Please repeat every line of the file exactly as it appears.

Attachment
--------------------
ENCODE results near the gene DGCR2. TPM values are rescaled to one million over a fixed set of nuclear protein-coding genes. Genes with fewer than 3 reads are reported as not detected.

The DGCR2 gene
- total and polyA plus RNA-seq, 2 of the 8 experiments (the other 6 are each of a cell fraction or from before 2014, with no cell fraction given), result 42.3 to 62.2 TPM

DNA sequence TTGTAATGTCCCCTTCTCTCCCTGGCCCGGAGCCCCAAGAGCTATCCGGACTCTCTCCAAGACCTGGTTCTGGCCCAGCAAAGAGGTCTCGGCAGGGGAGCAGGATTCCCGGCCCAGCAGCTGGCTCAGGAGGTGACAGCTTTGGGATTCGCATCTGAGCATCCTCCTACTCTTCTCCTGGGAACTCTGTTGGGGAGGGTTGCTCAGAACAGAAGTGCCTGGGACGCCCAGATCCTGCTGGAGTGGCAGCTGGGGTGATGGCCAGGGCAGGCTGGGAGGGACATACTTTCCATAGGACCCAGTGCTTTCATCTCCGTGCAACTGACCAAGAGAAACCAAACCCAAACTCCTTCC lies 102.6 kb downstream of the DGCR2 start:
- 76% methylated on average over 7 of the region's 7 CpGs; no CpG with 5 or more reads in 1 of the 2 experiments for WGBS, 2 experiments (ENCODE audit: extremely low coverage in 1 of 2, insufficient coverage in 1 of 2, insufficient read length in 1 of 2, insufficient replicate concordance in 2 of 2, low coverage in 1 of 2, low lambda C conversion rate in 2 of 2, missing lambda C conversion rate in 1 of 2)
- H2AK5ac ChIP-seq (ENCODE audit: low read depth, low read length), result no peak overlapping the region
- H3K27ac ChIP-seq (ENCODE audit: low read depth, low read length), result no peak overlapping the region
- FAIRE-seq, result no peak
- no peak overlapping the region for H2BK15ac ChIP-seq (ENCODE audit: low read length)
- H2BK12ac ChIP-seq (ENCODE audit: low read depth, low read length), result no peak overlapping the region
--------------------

ENCODE results near the gene DGCR2. TPM values are rescaled to one million over a fixed set of nuclear protein-coding genes. Genes with fewer than 3 reads are reported as not detected.

The DGCR2 gene
- total and polyA plus RNA-seq, 2 of the 8 experiments (the other 6 are each of a cell fraction or from before 2014, with no cell fraction given), result 42.3 to 62.2 TPM

DNA sequence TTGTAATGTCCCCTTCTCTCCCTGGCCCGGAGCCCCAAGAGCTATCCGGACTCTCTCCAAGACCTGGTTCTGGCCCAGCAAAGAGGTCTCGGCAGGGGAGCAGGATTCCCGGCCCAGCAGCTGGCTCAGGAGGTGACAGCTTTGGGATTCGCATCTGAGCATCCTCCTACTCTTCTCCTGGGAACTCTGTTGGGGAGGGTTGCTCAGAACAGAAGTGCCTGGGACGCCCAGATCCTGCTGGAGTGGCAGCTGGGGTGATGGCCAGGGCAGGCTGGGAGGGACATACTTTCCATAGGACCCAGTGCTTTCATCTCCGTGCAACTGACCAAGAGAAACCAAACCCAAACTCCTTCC lies 102.6 kb downstream of the DGCR2 start:
- 76% methylated on average over 7 of the region's 7 CpGs; no CpG with 5 or more reads in 1 of the 2 experiments for WGBS, 2 experiments (ENCODE audit: extremely low coverage in 1 of 2, insufficient coverage in 1 of 2, insufficient read length in 1 of 2, insufficient replicate concordance in 2 of 2, low coverage in 1 of 2, low lambda C conversion rate in 2 of 2, missing lambda C conversion rate in 1 of 2)
- H2AK5ac ChIP-seq (ENCODE audit: low read depth, low read length), result no peak overlapping the region
- H3K27ac ChIP-seq (ENCODE audit: low read depth, low read length), result no peak overlapping the region
- FAIRE-seq, result no peak
- no peak overlapping the region for H2BK15ac ChIP-seq (ENCODE audit: low read length)
- H2BK12ac ChIP-seq (ENCODE audit: low read depth, low read length), result no peak overlapping the region